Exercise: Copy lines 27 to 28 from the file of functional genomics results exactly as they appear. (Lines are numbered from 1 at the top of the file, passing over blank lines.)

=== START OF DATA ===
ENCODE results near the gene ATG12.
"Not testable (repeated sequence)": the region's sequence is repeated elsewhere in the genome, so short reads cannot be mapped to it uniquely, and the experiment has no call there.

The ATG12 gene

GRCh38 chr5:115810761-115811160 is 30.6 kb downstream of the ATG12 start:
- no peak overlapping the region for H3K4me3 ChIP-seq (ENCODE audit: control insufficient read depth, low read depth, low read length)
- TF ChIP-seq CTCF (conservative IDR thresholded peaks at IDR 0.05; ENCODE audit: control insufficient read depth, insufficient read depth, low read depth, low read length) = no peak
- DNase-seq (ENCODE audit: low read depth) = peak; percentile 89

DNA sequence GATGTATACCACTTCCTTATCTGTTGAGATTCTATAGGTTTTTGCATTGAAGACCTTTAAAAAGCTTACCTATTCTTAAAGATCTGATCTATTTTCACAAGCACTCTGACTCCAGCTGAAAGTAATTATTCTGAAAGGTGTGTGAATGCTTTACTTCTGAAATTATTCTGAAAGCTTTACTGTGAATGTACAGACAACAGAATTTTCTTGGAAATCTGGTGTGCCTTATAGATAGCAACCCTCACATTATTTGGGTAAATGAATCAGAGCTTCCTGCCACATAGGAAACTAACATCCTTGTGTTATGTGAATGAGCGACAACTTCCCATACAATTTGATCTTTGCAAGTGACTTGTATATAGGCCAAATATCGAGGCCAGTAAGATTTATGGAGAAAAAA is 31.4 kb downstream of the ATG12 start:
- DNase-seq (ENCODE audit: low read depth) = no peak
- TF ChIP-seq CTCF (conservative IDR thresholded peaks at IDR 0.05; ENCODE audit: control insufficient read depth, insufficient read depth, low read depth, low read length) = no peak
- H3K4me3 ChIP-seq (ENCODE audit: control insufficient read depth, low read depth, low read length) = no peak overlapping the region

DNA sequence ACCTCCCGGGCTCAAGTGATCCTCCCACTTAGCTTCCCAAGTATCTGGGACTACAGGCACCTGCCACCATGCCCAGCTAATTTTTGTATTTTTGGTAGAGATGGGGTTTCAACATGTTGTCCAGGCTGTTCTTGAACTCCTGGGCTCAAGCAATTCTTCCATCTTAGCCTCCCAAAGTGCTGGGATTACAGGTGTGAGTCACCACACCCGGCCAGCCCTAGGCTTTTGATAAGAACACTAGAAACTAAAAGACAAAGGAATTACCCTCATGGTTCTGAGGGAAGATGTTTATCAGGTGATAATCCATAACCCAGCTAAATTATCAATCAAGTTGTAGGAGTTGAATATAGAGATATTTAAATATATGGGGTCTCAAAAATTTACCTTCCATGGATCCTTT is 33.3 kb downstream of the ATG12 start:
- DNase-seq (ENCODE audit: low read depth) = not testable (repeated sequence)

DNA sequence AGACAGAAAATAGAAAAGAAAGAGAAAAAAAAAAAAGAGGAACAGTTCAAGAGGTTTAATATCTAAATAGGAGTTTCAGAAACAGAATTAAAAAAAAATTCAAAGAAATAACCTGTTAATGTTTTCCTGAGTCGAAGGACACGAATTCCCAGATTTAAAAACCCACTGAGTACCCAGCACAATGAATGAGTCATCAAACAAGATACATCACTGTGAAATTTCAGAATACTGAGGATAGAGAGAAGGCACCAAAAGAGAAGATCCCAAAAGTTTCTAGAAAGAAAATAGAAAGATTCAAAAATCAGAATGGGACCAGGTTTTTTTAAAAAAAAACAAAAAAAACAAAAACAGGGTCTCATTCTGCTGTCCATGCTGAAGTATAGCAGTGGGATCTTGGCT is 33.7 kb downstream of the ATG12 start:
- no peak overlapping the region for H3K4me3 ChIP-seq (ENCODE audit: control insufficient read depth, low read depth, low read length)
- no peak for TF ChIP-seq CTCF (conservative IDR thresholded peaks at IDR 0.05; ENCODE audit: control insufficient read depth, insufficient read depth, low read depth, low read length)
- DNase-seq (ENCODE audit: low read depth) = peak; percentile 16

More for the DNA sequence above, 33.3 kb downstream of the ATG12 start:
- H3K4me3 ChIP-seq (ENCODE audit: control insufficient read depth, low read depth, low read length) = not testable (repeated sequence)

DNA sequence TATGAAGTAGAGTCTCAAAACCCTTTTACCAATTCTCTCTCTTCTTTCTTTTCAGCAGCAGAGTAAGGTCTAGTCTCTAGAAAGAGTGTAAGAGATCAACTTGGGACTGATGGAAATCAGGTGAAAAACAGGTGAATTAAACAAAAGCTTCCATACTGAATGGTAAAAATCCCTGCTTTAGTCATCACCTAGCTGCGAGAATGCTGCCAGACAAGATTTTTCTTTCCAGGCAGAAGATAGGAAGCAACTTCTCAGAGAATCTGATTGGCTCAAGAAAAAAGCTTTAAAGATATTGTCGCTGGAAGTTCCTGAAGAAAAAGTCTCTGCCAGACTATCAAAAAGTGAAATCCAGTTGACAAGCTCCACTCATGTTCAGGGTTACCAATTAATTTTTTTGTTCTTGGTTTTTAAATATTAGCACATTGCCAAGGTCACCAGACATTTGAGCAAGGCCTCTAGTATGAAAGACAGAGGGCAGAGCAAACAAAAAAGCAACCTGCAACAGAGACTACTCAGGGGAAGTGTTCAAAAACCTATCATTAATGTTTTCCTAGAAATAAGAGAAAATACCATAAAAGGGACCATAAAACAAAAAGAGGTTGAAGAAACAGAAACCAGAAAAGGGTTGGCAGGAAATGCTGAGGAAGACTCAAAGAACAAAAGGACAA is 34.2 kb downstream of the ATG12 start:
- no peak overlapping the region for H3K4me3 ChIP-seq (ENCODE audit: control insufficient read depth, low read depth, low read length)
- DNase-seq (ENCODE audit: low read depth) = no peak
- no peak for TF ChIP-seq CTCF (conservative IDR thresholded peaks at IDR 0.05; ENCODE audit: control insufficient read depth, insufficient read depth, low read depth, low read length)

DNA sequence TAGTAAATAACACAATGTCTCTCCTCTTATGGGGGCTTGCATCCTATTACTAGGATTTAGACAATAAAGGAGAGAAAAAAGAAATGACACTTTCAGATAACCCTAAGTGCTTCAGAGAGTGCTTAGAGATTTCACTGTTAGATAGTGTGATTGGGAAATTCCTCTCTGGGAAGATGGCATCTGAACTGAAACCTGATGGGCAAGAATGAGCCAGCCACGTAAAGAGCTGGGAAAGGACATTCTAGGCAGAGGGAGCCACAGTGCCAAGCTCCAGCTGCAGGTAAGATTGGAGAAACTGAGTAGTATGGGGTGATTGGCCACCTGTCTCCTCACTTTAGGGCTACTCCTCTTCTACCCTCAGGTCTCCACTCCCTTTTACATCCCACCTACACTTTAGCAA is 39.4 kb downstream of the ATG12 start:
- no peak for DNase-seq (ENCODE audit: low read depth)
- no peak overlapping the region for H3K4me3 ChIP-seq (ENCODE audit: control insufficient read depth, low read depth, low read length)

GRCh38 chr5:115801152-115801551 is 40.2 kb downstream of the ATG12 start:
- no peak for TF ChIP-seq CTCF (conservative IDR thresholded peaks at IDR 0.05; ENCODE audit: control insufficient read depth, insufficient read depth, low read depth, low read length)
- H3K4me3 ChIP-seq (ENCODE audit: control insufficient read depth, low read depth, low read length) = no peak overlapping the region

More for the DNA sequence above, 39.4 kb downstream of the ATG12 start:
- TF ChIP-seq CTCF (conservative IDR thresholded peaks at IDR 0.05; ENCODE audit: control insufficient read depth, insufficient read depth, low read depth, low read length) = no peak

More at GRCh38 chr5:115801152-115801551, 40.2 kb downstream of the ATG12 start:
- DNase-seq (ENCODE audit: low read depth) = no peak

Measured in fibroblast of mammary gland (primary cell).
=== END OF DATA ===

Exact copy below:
GRCh38 chr5:115801152-115801551 is 40.2 kb downstream of the ATG12 start:
- no peak for TF ChIP-seq CTCF (conservative IDR thresholded peaks at IDR 0.05; ENCODE audit: control insufficient read depth, insufficient read depth, low read depth, low read length)